In the interests of not drawing out this series much further (too much thinking is hurting my brain), I’m collating the remainding chapters to describe the key points that I think McLaren is making.
On being charismatic/contemplative:
Like many of the journeying Vineyardians I know of, their experience with the “charismatic” was tainted by the models they saw displayed in the Pentecostal world. Hurt by the whole speaking-in-tongues-as-Christian-status type approach it took a fair bit for him to recognise the Godliness in what the Holy Spirit can do. But having been put in a situation where he believed in the spirit working in that way – I love his summation of what being baptised in the Spirit (oh how I wish there was a less loaded term) is about for him.
“Sometimes I’m talking with someone – offering pastoral counsel or just talking with someone I meet on a plane or in a restaurant – and a kind of wisom or insight comes to me, wisdom that I can’t explain or claim as my own….
Sometimes I know I should give away a sum of money to someone in need, and I know that not doing so would be missing a great opportunity to do good….. Sometimes I’m prayind, and I feel a confidence rise up in me that what I’m asking for will truly happen, and this confidence gives me courage to take risks I would not normally take. Sometimes I’m preaching or preparing to preach and I feel a boldness wash over me like a brisk wave in the surf and I know I’m being empowered by the Spirit of God”
Predestination is one of those nasty ones, that despite the constant barrage of opinion, I’m yet to fully make up my mind on – although I think that I’m leaning towards McLaren’s point of view (as distinct from Ianniello’s – sorry mate).
“Whether it’s God who makes us puppets, or whether it’s genes…… it doesn’t matter much to me. I have little time for determinism. If it’s true then I can’t help but not believe in it, because, after all, I have not choice.”
On being green:
I’m yet to have heard a legitimate argument for why the church shouldn’t be more outspoken about environmental issues. It’s an area that I know I personally need to look at my lifestyle about, and am starting to take steps towards. McLaren wheels out some pretty standard arguments, as well as tracing some of the church’s apathy to the environment (“Jesus is gunna come soon anyway and then who gives a stuff”). If there’s someone who is of the opinion that Christians are too environmentally conscious – I’d love to hear it. That’s not being sarcastic – I just don’t know what your argument is likely to be.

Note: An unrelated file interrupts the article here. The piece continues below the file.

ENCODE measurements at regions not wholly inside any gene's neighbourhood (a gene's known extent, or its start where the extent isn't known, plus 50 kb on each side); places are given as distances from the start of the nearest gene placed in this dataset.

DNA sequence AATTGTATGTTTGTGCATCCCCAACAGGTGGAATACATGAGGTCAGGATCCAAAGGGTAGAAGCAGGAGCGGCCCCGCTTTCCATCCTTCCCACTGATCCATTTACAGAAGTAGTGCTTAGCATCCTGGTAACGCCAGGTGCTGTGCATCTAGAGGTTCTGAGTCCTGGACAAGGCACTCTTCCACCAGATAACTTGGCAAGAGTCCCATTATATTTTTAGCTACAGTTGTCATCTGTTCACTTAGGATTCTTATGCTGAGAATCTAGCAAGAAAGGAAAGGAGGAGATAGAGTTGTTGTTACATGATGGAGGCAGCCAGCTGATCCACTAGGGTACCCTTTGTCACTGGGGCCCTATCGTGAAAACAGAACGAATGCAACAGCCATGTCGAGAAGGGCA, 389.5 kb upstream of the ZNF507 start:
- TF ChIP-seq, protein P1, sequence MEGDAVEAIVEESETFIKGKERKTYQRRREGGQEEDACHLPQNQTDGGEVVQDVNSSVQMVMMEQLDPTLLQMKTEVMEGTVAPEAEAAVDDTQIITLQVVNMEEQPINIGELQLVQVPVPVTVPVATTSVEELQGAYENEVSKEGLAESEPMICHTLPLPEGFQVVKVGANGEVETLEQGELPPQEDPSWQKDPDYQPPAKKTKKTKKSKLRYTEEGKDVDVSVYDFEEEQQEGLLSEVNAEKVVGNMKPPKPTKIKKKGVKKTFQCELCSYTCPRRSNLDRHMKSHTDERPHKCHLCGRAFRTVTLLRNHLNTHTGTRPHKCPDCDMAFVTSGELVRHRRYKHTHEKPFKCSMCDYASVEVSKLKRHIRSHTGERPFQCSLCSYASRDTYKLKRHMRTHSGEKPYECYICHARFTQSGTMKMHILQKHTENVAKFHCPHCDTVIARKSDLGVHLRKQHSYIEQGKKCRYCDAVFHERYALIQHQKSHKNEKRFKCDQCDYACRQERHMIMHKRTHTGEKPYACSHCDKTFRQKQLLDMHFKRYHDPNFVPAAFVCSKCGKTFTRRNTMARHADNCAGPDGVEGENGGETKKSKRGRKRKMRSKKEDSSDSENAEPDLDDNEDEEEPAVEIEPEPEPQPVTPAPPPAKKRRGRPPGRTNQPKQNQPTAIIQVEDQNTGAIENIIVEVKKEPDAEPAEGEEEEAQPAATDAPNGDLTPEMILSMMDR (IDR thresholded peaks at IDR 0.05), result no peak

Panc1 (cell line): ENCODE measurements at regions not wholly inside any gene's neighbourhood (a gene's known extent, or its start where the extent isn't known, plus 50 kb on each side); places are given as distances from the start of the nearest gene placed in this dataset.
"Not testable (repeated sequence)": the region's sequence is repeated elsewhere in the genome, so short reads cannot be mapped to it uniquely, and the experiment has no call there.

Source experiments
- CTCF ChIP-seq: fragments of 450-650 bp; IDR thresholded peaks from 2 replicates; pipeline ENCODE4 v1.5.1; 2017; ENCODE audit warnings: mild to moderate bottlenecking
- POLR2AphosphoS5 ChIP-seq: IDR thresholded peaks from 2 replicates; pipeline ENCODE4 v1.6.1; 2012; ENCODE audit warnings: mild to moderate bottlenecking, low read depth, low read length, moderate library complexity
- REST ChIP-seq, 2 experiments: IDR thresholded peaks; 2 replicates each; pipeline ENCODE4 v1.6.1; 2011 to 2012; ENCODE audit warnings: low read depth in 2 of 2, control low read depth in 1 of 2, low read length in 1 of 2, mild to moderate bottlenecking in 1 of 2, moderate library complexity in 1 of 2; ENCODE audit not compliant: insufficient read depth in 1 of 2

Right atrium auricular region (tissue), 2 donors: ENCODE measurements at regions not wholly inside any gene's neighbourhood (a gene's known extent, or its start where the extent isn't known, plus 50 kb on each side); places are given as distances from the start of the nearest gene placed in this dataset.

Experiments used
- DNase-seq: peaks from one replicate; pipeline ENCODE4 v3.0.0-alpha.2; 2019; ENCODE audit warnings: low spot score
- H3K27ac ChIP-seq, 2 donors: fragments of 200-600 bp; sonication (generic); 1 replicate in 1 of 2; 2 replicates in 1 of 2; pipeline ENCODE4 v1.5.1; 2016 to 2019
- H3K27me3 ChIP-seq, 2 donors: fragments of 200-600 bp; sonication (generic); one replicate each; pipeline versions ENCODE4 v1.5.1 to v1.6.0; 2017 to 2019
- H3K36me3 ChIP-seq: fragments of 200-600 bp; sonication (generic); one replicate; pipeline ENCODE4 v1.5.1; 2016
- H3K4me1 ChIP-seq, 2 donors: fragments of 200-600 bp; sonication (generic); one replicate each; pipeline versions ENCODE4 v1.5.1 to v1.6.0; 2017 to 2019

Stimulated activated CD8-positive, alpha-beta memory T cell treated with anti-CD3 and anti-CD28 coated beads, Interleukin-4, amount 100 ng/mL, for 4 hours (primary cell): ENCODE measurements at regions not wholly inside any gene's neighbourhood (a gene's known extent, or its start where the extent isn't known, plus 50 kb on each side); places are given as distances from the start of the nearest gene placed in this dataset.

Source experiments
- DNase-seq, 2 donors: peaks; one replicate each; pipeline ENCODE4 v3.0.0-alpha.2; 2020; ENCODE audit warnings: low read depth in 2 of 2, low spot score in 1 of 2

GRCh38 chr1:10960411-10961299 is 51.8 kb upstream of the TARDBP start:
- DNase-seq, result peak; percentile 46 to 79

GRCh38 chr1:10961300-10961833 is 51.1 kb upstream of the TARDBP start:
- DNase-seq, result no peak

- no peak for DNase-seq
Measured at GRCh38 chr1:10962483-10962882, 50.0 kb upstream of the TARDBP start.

On being incarnational:
I was prepared for this chapter to be a nice easy one that I’d agree with everything in and would make me happy. What could be more altruistic that the need for Christians to be following the incarnational example of Christ and to be little Jesuses in the community. McLaren gets a little bit more controversial than that.
McLaren argues not for converting people into a Christian culture – which I agree with. There is a deep seated problem Christendom-wide with stifling the personalities of the people we bring into the flock. But then he goes in deeper and almost goes (but perhaps not quite) to the point of advocating other religions – which while I’m keen to be nice and accepting and respectful – just gets me starting to lean towards having no other Gods. Might come back to that in the final post of the series. Stay tuned.
On being depressed, yet hopeful and unfinished:
McLaren finishes the way he started – recognising the problems with the Church – the arrogance, the intolerance, the disunity – and offers up some hope for the future, by pointing to the good things that are happening now. And the church is not all doom and gloom. The world is changing. We are starting to change it. Sometimes we even have Christians that are doing good. McLaren is remarkably humble in admitting that his “Generous Orthodoxy” has further to go – God isn’t finished with it yet. He describes this unfinished tension the way all good non-fiction authors do: with someone else’s words
“How can we keep the artist discontented with his pictures while preventing him from being vitally discontented with his art? How can we make a man always dissatisfied with this work, yet always satisfied with working? How can we make sure that the portrait painter will throw the portrait out of the window instead of taking the natural and more human course of throwing the sitter out the window?” (Chesterton – “Orthodoxy”)
This concludes my summation of the book. I hope you’ve enjoyed the series, or if not that at least somewhere in there something has made you think in some way. Or something. Tomorrow, or possibly the next day, there will be a “What I reckon” piece on this book. Then I’ll be getting into some hardcore bible stuff. Possibly Genesis. Or 1 Samuel. Or Daniel. Maybe Judges.